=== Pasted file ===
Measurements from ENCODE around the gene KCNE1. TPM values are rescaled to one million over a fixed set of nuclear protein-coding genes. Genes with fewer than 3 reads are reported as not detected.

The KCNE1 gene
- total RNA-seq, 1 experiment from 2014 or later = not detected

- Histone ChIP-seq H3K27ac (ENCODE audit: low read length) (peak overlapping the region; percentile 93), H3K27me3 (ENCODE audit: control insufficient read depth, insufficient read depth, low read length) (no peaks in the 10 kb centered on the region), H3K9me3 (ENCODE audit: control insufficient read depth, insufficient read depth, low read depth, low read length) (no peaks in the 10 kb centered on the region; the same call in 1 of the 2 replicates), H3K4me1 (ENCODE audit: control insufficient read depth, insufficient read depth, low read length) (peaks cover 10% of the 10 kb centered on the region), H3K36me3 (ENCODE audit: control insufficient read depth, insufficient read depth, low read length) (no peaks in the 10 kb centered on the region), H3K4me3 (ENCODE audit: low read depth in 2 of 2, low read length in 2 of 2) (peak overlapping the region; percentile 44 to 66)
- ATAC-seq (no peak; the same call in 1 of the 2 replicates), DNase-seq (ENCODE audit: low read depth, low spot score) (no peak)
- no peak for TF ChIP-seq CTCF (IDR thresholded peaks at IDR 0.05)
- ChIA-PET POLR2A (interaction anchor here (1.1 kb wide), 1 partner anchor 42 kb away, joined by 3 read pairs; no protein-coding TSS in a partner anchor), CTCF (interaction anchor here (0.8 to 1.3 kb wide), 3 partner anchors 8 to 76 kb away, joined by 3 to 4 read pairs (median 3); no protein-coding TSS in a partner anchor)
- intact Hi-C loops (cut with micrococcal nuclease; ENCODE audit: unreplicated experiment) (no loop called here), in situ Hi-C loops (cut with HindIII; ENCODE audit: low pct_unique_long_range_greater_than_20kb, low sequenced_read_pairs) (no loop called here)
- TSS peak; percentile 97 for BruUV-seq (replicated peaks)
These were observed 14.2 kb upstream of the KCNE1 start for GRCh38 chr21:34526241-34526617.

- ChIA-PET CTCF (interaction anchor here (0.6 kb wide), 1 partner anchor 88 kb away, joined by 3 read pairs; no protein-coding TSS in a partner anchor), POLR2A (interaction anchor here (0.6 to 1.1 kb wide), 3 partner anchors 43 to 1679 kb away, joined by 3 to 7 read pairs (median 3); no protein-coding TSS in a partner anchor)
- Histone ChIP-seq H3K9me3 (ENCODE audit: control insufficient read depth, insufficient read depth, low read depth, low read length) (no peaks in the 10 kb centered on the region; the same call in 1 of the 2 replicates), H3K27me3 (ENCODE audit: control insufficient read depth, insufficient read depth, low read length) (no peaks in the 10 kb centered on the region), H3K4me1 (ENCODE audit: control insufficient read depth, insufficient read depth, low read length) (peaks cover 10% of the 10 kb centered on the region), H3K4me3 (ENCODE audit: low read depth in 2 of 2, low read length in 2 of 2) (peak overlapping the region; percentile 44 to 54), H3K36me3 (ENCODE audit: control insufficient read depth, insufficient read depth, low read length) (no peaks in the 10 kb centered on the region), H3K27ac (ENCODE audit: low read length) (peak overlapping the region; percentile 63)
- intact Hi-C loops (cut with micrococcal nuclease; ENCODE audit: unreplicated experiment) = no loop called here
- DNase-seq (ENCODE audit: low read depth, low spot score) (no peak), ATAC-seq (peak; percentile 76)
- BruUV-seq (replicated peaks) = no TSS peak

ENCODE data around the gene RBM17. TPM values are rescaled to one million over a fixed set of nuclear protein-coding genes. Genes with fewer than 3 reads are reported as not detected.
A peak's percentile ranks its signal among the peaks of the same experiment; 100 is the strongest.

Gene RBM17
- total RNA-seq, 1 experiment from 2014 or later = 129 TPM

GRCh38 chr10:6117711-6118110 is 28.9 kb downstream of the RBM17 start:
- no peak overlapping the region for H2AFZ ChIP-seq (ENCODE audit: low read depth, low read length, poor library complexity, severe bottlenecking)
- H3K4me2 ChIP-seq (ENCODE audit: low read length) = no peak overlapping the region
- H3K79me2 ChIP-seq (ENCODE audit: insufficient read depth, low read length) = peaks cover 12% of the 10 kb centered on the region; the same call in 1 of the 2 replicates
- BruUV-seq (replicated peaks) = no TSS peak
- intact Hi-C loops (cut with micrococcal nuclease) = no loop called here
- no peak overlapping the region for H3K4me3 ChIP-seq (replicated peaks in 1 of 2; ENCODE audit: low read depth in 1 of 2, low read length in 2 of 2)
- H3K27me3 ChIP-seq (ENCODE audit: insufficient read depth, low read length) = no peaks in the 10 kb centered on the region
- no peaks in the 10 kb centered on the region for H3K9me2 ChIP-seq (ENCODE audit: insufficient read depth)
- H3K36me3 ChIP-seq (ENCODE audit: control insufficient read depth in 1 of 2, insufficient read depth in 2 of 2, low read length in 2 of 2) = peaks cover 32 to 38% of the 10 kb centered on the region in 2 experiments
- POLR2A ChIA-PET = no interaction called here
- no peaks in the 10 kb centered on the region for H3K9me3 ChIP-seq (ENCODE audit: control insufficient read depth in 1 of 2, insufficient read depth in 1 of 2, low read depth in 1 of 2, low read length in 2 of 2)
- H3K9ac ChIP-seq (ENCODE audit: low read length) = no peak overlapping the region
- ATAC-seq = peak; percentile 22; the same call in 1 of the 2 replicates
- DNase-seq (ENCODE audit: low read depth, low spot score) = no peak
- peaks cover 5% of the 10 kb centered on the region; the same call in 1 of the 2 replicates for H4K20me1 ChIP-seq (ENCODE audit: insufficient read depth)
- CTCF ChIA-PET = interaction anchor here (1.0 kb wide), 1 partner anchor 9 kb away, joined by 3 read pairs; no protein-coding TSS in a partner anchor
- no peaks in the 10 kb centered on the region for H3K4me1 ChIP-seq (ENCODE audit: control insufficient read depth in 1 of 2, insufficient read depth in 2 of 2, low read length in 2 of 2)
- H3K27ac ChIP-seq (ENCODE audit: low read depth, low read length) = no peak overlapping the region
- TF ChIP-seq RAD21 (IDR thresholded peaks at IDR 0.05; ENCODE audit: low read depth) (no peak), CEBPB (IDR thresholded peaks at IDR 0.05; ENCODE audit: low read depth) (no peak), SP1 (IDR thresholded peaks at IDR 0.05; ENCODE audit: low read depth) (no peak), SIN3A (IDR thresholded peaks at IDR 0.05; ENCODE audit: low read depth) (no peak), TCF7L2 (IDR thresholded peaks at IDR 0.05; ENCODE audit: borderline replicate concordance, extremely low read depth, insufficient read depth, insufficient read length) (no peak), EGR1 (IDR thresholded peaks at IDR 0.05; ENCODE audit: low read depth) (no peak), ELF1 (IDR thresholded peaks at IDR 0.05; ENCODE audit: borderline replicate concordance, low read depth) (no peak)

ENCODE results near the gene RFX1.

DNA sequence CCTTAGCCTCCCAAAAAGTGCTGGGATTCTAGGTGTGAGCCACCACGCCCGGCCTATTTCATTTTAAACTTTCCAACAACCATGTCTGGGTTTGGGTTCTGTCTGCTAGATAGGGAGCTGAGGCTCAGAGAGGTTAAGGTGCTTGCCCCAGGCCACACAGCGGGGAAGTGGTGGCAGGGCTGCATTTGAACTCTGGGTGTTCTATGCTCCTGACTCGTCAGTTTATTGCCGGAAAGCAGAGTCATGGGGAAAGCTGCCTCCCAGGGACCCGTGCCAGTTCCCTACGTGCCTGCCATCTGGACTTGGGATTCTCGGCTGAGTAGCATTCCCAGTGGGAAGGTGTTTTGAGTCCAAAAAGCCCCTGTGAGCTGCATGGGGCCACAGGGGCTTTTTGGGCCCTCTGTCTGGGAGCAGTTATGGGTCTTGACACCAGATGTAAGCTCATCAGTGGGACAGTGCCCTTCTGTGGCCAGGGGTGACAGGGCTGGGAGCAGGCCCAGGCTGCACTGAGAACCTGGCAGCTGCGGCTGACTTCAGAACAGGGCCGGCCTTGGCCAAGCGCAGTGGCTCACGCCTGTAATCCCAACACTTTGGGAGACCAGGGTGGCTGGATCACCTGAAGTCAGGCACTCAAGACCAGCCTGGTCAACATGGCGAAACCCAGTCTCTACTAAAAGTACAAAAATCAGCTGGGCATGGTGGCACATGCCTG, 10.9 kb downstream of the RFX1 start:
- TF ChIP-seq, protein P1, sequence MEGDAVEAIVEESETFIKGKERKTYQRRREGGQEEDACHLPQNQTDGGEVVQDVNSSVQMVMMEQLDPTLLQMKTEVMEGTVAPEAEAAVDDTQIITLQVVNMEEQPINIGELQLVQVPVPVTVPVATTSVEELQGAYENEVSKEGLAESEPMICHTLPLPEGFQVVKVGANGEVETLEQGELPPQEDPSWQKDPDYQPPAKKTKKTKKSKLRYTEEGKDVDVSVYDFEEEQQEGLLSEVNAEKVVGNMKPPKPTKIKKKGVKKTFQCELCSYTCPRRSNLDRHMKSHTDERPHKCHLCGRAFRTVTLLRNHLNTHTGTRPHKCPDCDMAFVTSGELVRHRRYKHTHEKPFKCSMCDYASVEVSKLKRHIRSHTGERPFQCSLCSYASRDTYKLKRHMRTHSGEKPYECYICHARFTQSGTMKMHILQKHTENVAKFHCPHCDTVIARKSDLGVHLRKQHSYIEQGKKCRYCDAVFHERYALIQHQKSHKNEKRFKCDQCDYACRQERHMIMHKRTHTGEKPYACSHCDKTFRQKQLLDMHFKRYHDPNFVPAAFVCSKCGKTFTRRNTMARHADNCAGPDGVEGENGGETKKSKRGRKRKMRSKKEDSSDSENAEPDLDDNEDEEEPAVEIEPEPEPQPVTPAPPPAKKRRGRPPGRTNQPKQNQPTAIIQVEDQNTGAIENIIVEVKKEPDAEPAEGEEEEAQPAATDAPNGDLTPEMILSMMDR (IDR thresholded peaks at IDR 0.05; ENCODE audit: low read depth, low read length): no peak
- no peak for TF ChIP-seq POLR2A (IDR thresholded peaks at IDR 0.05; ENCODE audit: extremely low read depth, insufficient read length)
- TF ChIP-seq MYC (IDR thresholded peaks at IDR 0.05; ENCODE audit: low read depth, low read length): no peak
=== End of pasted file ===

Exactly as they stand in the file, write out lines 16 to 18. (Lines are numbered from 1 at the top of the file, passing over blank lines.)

ENCODE data around the gene RBM17. TPM values are rescaled to one million over a fixed set of nuclear protein-coding genes. Genes with fewer than 3 reads are reported as not detected.
A peak's percentile ranks its signal among the peaks of the same experiment; 100 is the strongest.

Gene RBM17